Her new pieces depict the forces of energy showing light, gravity and two dimensional form. A singular bright color flashes through gray and monochromatic space taking the eye on a visual journey to reach towards infinity. There is a sense of the cosmic, the mystery of creation, the manifestation of spiritual power.
Over the years, Fay has worked in several styles and numerous mediums. She feels that they all have validity and uses them selectively to express varying themes and emotions. She has been influenced by a wide range of artists, many literary genres, psychology, fashion, anthropology and the cinema. She explores themes of primitivism, questions of personal identity, the concept of divine energy. Her paintings can be fantasy, can capture a moment in time, or express timelessness.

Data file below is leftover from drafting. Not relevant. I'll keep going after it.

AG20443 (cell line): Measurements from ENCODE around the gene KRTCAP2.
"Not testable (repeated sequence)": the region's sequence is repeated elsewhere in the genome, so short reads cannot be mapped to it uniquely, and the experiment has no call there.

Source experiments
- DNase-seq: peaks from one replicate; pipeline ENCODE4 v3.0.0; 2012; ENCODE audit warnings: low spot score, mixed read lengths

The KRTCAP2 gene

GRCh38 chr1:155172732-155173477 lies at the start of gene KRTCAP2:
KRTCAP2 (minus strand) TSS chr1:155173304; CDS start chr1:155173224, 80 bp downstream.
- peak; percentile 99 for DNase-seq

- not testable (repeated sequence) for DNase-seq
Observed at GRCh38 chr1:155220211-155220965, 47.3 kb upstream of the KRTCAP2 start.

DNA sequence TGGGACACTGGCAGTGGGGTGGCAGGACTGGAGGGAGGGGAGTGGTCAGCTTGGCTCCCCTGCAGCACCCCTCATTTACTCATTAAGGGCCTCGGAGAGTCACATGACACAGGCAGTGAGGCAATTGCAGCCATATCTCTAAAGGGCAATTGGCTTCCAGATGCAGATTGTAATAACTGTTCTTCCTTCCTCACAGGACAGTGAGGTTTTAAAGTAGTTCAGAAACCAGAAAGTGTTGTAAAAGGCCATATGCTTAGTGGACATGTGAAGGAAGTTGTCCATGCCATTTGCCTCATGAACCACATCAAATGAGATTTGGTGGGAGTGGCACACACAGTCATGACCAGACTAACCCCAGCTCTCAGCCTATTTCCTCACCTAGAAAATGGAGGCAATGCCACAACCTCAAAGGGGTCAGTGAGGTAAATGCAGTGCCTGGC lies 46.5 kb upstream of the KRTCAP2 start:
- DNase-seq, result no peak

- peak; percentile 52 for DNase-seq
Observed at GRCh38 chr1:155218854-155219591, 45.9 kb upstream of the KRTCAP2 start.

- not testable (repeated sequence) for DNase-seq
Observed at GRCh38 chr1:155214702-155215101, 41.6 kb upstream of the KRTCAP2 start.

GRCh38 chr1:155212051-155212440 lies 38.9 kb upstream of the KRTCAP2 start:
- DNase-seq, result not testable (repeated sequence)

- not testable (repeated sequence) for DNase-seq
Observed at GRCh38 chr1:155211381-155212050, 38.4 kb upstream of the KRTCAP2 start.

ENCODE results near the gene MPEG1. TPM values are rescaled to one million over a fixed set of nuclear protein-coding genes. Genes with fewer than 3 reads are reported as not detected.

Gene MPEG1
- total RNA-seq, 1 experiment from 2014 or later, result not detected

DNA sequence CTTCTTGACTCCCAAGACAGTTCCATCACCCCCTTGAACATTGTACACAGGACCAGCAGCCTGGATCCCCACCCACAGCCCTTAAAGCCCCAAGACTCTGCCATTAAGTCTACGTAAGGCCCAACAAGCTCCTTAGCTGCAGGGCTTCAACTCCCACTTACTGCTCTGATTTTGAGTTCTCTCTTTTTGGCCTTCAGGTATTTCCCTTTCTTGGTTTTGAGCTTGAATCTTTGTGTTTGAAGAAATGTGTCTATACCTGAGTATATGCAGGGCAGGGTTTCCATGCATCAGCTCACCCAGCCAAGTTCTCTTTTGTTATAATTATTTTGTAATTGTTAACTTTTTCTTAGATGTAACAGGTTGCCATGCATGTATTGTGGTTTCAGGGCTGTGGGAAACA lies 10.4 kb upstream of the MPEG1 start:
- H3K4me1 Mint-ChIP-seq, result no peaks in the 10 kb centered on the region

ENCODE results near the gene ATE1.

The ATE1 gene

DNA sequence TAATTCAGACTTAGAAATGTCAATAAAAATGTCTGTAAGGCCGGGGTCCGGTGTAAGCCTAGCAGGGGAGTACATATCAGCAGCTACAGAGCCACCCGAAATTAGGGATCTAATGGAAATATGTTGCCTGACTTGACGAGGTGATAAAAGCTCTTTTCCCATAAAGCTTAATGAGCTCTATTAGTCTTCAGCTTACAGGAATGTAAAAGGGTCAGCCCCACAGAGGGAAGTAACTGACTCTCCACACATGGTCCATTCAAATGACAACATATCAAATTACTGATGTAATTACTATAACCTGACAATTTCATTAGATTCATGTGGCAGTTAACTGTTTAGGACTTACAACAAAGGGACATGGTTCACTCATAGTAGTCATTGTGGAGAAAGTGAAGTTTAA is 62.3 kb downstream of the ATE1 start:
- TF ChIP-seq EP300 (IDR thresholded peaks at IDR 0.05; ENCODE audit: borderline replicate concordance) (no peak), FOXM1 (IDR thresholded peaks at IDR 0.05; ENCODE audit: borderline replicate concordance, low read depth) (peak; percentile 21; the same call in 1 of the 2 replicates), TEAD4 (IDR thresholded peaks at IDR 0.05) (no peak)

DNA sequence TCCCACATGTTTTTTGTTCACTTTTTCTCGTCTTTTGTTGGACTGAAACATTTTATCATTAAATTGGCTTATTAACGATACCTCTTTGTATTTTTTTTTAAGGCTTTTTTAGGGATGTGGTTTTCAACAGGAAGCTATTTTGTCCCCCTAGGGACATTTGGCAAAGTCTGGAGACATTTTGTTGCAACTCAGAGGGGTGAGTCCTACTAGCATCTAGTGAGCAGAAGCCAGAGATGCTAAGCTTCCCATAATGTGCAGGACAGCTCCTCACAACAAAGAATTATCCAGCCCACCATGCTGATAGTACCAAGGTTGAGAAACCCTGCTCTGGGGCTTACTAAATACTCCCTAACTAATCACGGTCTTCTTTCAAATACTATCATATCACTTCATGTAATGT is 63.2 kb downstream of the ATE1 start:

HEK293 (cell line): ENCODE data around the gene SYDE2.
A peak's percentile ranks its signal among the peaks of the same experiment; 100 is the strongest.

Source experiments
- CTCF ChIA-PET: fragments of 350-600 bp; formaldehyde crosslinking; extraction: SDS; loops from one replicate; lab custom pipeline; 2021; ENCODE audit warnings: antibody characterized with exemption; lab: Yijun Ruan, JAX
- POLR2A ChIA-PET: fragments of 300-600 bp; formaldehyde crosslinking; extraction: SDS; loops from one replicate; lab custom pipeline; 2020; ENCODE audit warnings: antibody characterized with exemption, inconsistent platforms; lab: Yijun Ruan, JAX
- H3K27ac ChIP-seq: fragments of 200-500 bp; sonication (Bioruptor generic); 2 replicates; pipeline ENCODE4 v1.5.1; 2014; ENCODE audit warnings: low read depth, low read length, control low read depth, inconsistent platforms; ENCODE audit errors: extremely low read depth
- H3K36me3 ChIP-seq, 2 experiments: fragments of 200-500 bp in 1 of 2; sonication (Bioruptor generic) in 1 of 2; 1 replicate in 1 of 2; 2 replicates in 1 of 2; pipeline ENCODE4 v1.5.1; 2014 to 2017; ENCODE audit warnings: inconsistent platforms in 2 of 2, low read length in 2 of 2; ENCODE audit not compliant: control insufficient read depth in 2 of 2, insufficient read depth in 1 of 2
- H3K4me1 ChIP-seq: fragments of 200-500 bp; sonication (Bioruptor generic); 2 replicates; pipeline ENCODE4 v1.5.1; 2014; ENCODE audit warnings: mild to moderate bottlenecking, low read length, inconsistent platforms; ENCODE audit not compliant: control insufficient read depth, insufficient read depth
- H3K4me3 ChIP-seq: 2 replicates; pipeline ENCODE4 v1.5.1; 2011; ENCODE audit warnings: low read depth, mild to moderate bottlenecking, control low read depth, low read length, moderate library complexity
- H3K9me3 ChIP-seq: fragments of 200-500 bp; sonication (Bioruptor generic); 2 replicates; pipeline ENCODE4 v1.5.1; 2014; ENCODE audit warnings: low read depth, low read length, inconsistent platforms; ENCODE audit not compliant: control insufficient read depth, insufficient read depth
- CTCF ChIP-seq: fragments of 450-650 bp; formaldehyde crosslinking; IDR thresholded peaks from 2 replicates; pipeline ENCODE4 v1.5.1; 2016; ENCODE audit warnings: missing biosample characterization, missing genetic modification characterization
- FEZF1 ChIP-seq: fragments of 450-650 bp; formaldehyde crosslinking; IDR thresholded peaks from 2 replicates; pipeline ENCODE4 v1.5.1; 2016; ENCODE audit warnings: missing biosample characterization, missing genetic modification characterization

Fay's painting and drawing techniques have been developed to the ultimate refinement of color, line and structure. She uses only the finest quality artist materials in the production of her work.
Her works are in private collections worldwide.
Trees of Life Memorial Plaques for the Lobby of
B'nai Israel Reform Temple
"Besides the influences of her instructors, Zen Buddhism, feminism and anti-war themes were prominent in her work."
Fay attended Pratt Institute, Brooklyn, NY. She studied color with Mary Buckley and painting with George McNeil and Bernard Aptekar, graduating with a Bachelor of Fine Arts in painting and graphics.
Fay spent the next few years traveling through Europe. She followed the careers of her favorite artists, such as David Hockney and the photorealists. She then returned to New York to study fashion design at Parsons School of Design and received her degree in 1976.